First example, this one is quite common. You want to know . How manyTherefore, sessions have passed through a certain url.Therefore. Here you are mixing a session metric (total sessions) with a hit scope dimension (page url). Analytics will first identify that there is a session metric and group all the information into sessions, with the information . Summarized for each session,Therefore, discarding all the hits in the middle. So the only url that will be left in that result will be . The url where the session started (the url of the first hit of the session).
How does scope affect the way data is stored?
Listen, truly promised, now comes the most important part of the . Post so pay attention and, if you need it, rest a little first. As I told you, Analytics collects raw data and then processes and synthesizes it . This raw data is made up of hits, events and pageviews that we send from our website. From those events or hits, Analytics has to build sessions. But you top industry data also have to synthesize and clean the data, eliminate duplicates or non-relevant information The cleaning and synthesis. Process is, broadly speaking, as follows. Therefore, Google Analytics assigns a Client Id to each hit to identify unique users. Each hit is associated with the Client Id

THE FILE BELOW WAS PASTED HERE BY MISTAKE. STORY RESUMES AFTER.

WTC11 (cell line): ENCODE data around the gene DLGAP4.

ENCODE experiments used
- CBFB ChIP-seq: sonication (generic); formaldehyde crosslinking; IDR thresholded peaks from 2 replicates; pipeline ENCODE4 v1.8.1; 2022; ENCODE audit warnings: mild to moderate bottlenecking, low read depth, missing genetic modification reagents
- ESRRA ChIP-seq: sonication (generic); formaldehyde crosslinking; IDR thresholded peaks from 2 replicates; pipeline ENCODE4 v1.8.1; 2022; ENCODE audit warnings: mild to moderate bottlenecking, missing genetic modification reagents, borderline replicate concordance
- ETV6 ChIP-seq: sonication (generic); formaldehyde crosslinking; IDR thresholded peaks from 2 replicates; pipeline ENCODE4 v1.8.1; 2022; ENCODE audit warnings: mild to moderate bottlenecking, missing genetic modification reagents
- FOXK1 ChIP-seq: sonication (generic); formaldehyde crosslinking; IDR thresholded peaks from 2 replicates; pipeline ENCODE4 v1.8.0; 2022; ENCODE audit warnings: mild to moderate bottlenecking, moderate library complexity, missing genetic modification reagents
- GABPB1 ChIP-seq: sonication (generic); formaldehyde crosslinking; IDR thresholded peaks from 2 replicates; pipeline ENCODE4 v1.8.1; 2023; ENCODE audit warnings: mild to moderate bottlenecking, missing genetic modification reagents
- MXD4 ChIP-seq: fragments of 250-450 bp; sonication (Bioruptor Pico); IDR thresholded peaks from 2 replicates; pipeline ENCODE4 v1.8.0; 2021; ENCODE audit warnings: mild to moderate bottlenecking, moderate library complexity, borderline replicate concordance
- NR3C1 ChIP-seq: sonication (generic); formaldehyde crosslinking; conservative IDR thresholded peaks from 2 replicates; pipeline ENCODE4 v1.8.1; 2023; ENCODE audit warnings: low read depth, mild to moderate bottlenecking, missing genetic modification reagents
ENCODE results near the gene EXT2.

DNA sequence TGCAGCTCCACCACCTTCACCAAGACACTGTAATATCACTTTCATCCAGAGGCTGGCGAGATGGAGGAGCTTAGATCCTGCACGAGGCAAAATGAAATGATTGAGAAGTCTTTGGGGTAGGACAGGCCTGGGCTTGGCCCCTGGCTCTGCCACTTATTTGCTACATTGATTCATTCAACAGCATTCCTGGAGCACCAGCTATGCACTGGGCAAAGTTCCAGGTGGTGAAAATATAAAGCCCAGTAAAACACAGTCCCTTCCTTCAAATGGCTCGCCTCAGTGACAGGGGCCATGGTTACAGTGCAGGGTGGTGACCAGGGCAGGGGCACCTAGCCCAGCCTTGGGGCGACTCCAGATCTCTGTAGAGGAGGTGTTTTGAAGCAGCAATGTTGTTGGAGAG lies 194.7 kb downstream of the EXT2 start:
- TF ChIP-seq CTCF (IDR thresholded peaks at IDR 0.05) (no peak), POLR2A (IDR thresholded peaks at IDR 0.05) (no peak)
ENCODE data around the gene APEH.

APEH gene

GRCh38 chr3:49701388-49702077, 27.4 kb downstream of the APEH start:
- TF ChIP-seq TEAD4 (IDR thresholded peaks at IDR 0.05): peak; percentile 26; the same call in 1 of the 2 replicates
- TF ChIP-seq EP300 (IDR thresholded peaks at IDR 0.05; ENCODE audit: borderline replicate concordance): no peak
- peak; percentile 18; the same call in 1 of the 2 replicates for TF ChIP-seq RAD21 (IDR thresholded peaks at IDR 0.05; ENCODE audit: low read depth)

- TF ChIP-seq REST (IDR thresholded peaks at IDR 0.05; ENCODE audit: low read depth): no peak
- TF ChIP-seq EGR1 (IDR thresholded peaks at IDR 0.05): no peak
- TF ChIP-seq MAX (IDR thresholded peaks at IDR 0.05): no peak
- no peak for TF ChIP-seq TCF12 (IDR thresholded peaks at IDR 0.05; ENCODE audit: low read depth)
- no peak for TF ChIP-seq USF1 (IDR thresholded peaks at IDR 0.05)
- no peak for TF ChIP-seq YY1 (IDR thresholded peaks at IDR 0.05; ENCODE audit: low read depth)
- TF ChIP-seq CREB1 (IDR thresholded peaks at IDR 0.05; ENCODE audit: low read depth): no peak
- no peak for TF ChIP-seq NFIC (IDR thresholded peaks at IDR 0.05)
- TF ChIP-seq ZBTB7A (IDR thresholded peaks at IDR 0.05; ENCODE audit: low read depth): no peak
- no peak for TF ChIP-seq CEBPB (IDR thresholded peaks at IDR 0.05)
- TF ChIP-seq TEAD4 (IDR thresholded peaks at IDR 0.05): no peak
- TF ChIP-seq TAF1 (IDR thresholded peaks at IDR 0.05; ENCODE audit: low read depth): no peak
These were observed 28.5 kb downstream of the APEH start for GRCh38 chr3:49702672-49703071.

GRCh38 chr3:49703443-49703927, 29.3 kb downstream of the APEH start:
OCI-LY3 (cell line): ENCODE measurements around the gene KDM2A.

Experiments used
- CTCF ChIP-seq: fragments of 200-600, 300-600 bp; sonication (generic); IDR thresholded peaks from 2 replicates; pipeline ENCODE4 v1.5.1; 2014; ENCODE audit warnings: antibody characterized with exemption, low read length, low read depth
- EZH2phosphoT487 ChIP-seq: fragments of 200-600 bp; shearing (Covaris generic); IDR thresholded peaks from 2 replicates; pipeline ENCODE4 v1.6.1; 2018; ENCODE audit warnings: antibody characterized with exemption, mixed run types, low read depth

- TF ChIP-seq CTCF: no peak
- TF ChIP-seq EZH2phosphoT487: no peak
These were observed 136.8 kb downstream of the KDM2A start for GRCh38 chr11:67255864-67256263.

3 very common errors related to the Google Analytics scope
Throughout the post you have understood the importance o affects the way data is collected, processed and used in Analytics. The most important. Key is that sessions are inferred, not stored, and that scopes form a one-way hierarchy. Isn’t it easy. Consider that every time you ask for a dimension or . Session metric , such as FJ Lists the number of page views, average session time, source / medium or conversions, the data is first Therefore, Grouping it by sessions and discarding intermediate hits . When you ask for hit data, such as the url or title of the page. The loading speed or the time of the visit, the data is not grouped that way.